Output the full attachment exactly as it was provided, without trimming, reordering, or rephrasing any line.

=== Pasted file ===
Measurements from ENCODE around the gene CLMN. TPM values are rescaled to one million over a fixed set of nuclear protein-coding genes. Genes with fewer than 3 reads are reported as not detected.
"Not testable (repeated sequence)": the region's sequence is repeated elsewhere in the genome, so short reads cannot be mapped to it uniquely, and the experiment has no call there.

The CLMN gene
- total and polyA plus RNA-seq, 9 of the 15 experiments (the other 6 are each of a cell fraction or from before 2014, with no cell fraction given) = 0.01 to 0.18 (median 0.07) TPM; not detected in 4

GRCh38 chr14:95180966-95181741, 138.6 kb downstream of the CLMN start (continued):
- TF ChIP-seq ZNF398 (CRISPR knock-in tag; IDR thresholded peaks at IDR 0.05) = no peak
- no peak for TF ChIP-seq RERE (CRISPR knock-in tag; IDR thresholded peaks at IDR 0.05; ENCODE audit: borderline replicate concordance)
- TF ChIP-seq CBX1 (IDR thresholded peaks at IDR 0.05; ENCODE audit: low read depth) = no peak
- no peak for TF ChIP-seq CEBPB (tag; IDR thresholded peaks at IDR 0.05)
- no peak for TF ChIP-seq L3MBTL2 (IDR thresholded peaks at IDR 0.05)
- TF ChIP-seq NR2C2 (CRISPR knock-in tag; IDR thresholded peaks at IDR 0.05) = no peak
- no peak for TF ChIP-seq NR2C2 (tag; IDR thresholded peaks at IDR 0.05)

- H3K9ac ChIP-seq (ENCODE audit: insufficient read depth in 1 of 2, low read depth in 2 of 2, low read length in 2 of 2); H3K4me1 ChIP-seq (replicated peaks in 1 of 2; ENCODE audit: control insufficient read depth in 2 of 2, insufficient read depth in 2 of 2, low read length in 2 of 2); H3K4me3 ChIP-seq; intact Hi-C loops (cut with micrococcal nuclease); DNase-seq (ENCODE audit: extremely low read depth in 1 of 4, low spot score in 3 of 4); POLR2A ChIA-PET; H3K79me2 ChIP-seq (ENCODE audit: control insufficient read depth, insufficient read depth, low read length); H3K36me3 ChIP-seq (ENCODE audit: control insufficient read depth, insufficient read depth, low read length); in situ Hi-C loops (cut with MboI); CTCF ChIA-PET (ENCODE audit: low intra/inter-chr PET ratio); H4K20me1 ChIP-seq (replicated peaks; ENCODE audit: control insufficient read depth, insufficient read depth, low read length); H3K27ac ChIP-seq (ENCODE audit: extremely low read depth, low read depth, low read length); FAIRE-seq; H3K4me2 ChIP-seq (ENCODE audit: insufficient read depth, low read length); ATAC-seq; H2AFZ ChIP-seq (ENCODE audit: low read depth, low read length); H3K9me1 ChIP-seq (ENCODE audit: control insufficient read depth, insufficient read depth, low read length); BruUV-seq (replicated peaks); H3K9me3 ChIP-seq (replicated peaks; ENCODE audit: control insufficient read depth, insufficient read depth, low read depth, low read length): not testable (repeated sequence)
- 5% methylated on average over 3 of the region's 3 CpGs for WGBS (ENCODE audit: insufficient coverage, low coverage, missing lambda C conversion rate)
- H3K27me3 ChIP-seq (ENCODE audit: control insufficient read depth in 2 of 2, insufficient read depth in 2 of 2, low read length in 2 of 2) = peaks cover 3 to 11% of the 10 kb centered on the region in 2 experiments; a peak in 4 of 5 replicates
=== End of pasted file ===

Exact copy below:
Measurements from ENCODE around the gene CLMN. TPM values are rescaled to one million over a fixed set of nuclear protein-coding genes. Genes with fewer than 3 reads are reported as not detected.
"Not testable (repeated sequence)": the region's sequence is repeated elsewhere in the genome, so short reads cannot be mapped to it uniquely, and the experiment has no call there.

The CLMN gene
- total and polyA plus RNA-seq, 9 of the 15 experiments (the other 6 are each of a cell fraction or from before 2014, with no cell fraction given) = 0.01 to 0.18 (median 0.07) TPM; not detected in 4

GRCh38 chr14:95180966-95181741, 138.6 kb downstream of the CLMN start (continued):
- TF ChIP-seq ZNF398 (CRISPR knock-in tag; IDR thresholded peaks at IDR 0.05) = no peak
- no peak for TF ChIP-seq RERE (CRISPR knock-in tag; IDR thresholded peaks at IDR 0.05; ENCODE audit: borderline replicate concordance)
- TF ChIP-seq CBX1 (IDR thresholded peaks at IDR 0.05; ENCODE audit: low read depth) = no peak
- no peak for TF ChIP-seq CEBPB (tag; IDR thresholded peaks at IDR 0.05)
- no peak for TF ChIP-seq L3MBTL2 (IDR thresholded peaks at IDR 0.05)
- TF ChIP-seq NR2C2 (CRISPR knock-in tag; IDR thresholded peaks at IDR 0.05) = no peak
- no peak for TF ChIP-seq NR2C2 (tag; IDR thresholded peaks at IDR 0.05)

- H3K9ac ChIP-seq (ENCODE audit: insufficient read depth in 1 of 2, low read depth in 2 of 2, low read length in 2 of 2); H3K4me1 ChIP-seq (replicated peaks in 1 of 2; ENCODE audit: control insufficient read depth in 2 of 2, insufficient read depth in 2 of 2, low read length in 2 of 2); H3K4me3 ChIP-seq; intact Hi-C loops (cut with micrococcal nuclease); DNase-seq (ENCODE audit: extremely low read depth in 1 of 4, low spot score in 3 of 4); POLR2A ChIA-PET; H3K79me2 ChIP-seq (ENCODE audit: control insufficient read depth, insufficient read depth, low read length); H3K36me3 ChIP-seq (ENCODE audit: control insufficient read depth, insufficient read depth, low read length); in situ Hi-C loops (cut with MboI); CTCF ChIA-PET (ENCODE audit: low intra/inter-chr PET ratio); H4K20me1 ChIP-seq (replicated peaks; ENCODE audit: control insufficient read depth, insufficient read depth, low read length); H3K27ac ChIP-seq (ENCODE audit: extremely low read depth, low read depth, low read length); FAIRE-seq; H3K4me2 ChIP-seq (ENCODE audit: insufficient read depth, low read length); ATAC-seq; H2AFZ ChIP-seq (ENCODE audit: low read depth, low read length); H3K9me1 ChIP-seq (ENCODE audit: control insufficient read depth, insufficient read depth, low read length); BruUV-seq (replicated peaks); H3K9me3 ChIP-seq (replicated peaks; ENCODE audit: control insufficient read depth, insufficient read depth, low read depth, low read length): not testable (repeated sequence)
- 5% methylated on average over 3 of the region's 3 CpGs for WGBS (ENCODE audit: insufficient coverage, low coverage, missing lambda C conversion rate)
- H3K27me3 ChIP-seq (ENCODE audit: control insufficient read depth in 2 of 2, insufficient read depth in 2 of 2, low read length in 2 of 2) = peaks cover 3 to 11% of the 10 kb centered on the region in 2 experiments; a peak in 4 of 5 replicates